cabrillo college gallery stephanie robison jonathan parker
“Torch” by Stephanie Robison and “SC #58” by Jonathan Parker are part of Cabrillo Gallery's latest exhibit, “Dialogues,” which opened Monday.

APTOS—Cabrillo College’s gallery in Aptos has opened its first exhibition of the year, “Dialogues,” featuring abstract artwork by Jonathan Parker and Stephanie Robison.

Parker’s paintings are composed of shapes cut from painted or colored fabrics sewn together. Robison combines carved stone with soft, needle-felted wool. The show explores the relationship between their work–how two different people, working in very different materials and disciplines, can make art that has much in common.

“When exploring ideas for this exhibition, I wanted to find two artists whose art would work well together,” said gallery director and curator Beverly Rayner. “I have admired the work of both artists for years and had each of them on my radar for future exhibitions.”

Rayner said there were obvious correlations in Parker and Robison’s work from the beginning. But there was even more to discover once she dug deeper. 

“When I started selecting individual artworks, I was awestruck and delighted by how uncannily related their visual languages are,” she said. “From that point on, I started matching works up in pairs that had elements that really echoed each other and started visual conversations.”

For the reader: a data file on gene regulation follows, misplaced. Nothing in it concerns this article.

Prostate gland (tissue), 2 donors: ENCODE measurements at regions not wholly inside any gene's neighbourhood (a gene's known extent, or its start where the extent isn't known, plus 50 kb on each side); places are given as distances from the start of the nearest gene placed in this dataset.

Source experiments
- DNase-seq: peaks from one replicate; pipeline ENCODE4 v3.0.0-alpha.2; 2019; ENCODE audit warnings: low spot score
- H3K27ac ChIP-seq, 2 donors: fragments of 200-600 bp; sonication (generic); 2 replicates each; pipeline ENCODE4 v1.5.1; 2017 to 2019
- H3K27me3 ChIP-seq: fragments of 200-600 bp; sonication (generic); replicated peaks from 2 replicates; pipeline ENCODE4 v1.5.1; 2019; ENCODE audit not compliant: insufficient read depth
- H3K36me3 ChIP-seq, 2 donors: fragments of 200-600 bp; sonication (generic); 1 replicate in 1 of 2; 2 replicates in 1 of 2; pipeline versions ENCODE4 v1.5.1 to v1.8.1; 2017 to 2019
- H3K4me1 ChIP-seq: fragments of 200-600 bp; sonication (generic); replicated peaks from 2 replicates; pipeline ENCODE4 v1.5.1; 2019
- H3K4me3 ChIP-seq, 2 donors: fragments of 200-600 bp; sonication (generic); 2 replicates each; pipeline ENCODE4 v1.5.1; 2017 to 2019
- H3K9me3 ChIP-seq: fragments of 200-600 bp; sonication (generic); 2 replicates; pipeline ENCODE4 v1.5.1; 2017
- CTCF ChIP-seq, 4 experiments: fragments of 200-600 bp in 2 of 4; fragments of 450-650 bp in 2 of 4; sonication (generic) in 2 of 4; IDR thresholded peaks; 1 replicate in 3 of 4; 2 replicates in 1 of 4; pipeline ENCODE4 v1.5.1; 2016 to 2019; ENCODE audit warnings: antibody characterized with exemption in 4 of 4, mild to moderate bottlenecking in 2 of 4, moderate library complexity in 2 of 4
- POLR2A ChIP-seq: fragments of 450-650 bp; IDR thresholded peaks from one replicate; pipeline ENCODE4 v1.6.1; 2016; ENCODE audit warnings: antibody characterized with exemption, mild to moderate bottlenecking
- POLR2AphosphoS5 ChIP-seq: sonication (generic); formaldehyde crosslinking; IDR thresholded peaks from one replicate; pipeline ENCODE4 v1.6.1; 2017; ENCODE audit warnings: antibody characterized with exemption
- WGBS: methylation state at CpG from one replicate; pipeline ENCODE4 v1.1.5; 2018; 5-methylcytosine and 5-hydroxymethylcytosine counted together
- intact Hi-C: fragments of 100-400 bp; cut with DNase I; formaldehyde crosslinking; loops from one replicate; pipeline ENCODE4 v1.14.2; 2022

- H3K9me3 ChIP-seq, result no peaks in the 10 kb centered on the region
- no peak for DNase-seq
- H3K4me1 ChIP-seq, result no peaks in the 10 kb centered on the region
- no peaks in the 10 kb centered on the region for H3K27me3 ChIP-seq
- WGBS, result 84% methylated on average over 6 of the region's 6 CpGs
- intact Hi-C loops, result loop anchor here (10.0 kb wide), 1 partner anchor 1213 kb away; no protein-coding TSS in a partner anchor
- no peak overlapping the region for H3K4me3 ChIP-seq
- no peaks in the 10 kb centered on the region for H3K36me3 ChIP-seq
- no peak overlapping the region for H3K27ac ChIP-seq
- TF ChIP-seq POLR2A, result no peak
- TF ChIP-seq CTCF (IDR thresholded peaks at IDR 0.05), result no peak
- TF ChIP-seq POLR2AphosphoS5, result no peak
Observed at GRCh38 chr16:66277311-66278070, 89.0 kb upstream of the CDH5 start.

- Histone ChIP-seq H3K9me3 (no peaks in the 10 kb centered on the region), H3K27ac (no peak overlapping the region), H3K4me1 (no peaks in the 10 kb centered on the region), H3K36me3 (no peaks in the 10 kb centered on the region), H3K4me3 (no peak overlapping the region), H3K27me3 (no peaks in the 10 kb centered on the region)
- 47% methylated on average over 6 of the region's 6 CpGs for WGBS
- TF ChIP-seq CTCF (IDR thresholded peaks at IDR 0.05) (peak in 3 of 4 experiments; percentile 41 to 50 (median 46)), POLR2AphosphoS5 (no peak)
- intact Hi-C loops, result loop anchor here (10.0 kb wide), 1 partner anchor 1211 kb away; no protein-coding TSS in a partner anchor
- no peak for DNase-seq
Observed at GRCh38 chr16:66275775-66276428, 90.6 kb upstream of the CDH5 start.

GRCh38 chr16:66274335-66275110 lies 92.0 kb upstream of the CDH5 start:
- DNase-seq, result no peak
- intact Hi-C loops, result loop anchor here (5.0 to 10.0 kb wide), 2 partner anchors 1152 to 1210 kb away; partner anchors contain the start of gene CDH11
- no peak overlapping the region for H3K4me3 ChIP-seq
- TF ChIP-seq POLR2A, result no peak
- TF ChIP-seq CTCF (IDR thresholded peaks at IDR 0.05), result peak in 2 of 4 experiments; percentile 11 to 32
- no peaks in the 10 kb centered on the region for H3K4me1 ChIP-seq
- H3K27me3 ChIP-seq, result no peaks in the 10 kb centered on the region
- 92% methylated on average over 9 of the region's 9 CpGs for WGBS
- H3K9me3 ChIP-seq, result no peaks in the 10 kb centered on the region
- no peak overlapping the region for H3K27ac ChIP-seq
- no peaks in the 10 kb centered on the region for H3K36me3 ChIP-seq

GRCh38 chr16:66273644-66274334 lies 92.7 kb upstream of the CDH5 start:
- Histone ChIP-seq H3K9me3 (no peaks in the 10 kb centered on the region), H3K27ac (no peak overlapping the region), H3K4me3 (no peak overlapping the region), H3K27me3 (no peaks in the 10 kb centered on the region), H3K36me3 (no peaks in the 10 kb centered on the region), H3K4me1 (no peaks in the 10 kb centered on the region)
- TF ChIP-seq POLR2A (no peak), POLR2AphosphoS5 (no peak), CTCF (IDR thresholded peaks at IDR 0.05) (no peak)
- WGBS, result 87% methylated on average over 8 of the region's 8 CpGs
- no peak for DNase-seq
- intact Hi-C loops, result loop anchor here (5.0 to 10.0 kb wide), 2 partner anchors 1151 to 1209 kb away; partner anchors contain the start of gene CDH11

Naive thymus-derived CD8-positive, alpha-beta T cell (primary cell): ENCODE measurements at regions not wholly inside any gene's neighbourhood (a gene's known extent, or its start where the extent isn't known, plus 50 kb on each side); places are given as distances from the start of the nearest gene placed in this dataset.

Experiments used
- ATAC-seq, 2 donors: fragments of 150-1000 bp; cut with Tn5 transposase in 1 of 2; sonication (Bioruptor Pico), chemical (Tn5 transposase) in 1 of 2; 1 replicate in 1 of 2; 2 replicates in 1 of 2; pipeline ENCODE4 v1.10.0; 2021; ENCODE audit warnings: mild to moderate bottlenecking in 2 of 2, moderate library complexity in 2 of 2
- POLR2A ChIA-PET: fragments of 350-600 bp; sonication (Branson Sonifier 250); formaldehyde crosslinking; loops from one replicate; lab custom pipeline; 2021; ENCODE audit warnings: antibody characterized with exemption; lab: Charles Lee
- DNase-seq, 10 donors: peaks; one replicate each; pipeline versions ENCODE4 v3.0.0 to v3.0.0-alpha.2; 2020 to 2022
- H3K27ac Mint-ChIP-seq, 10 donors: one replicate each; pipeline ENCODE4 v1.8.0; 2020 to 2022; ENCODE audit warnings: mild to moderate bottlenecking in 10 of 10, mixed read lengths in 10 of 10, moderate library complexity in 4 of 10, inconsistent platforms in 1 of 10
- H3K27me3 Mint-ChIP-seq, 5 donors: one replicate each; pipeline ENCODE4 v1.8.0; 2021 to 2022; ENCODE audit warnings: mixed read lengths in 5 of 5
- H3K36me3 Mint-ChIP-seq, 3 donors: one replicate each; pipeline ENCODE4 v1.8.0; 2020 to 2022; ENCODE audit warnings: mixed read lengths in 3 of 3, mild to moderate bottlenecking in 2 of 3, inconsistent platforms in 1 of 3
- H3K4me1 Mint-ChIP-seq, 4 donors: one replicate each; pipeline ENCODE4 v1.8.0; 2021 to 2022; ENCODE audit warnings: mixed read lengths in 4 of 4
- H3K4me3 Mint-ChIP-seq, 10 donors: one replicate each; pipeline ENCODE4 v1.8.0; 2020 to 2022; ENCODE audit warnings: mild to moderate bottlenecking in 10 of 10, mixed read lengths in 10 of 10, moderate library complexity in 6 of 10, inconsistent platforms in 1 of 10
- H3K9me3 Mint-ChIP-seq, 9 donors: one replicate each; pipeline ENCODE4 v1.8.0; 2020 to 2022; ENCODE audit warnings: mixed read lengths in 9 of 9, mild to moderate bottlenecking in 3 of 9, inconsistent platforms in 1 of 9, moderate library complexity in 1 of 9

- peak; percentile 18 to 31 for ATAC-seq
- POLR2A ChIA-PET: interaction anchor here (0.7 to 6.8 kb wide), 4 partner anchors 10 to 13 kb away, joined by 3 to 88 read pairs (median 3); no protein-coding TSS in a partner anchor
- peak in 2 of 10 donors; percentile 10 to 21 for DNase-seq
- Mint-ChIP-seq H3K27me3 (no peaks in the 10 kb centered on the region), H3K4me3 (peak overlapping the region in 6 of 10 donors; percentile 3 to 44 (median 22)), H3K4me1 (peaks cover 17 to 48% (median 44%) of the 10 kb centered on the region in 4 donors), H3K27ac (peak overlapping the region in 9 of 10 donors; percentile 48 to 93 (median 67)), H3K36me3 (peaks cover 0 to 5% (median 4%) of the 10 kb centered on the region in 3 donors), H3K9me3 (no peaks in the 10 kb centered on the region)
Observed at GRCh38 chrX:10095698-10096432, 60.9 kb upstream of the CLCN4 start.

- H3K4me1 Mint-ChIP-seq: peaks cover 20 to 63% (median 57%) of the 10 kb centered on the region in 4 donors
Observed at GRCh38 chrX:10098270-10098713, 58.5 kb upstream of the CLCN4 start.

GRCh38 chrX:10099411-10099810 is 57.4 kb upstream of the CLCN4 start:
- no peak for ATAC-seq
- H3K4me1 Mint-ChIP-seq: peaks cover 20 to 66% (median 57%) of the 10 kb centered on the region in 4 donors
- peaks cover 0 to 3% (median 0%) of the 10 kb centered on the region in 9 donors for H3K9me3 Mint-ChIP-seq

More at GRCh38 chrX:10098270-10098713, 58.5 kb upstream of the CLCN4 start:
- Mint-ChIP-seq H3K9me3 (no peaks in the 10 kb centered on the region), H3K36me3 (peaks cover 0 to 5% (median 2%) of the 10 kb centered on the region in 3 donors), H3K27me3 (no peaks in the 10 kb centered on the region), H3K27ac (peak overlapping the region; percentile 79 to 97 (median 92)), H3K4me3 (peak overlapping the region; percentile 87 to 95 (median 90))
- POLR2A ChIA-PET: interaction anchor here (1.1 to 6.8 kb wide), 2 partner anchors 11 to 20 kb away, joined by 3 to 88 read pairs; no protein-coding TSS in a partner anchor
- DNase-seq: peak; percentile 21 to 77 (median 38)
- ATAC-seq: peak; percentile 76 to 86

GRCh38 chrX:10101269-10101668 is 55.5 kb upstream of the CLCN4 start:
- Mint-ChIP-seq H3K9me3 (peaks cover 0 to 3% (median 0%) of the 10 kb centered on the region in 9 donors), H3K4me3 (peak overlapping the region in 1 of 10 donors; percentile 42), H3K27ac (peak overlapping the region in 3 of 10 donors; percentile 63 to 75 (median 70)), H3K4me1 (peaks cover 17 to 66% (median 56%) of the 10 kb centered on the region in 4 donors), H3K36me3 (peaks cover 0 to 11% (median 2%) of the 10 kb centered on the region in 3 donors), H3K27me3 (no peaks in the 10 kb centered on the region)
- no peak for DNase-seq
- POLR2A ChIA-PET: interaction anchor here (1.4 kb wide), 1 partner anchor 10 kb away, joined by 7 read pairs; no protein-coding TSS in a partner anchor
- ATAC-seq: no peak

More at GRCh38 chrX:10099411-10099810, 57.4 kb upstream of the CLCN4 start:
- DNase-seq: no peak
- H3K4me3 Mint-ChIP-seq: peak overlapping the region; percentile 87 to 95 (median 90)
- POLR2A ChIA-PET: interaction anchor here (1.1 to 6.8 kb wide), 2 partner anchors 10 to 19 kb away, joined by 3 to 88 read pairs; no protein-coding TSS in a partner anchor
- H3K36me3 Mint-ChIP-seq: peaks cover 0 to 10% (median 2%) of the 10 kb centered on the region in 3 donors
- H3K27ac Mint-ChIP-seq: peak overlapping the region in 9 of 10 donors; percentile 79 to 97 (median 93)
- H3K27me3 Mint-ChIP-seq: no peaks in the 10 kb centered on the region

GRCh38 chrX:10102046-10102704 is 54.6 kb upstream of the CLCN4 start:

“Dialogues” opened Jan. 30 and will run through March 3. A free Artist’s Reception will be held Feb. 11 at 2pm. Parker and Robison will be speaking about their work at 3pm. 

“Part of what felt good about exhibiting the work of these artists right now is that it is abstract and playful,” Rayner said, “since I think we can all use a break from the craziness, stress and negativity we are facing in the world. I think that the unusual approaches to materials seen in this exhibition can be an inspiration to students to think outside the box in terms of how they might use materials in unconventional ways.”

Cabrillo Gallery is located at 6500 Soquel Drive in Aptos, in the Library building (room #1002). Masks are required for entry. Hours are Monday-Friday, 9am-4pm, with extended hours Wednesday and Thursday, 6-8pm. Admission is free and the gallery is accessible to all. Parking is available on public streets and is free in the A/B lot during the reception only.

“This work has physical qualities that can only be fully appreciated in person, so I strongly encourage people to come in and take it all in up close,” Rayner said.

For information and updates on current and future exhibitions, visit or follow the gallery on Facebook and Instagram.

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Reporter Johanna Miller grew up in Watsonville, attending local public schools and Cabrillo College before transferring to Pacific University Oregon to study Literature. She covers arts and culture, business, nonprofits and agriculture.


  1. As a trustee for our community college (soon to be renamed), I invite you to tour our gallery. it is free. there will be other exhibits this year. Earth , without art, is just : eh.

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  2. Thank you for the write-up. Looks like a wonderful show. We’ve admired Stephanie from our HQ up here in Seattle. More soft sculpture! More soft painting! Abbracci, Dr. Dave

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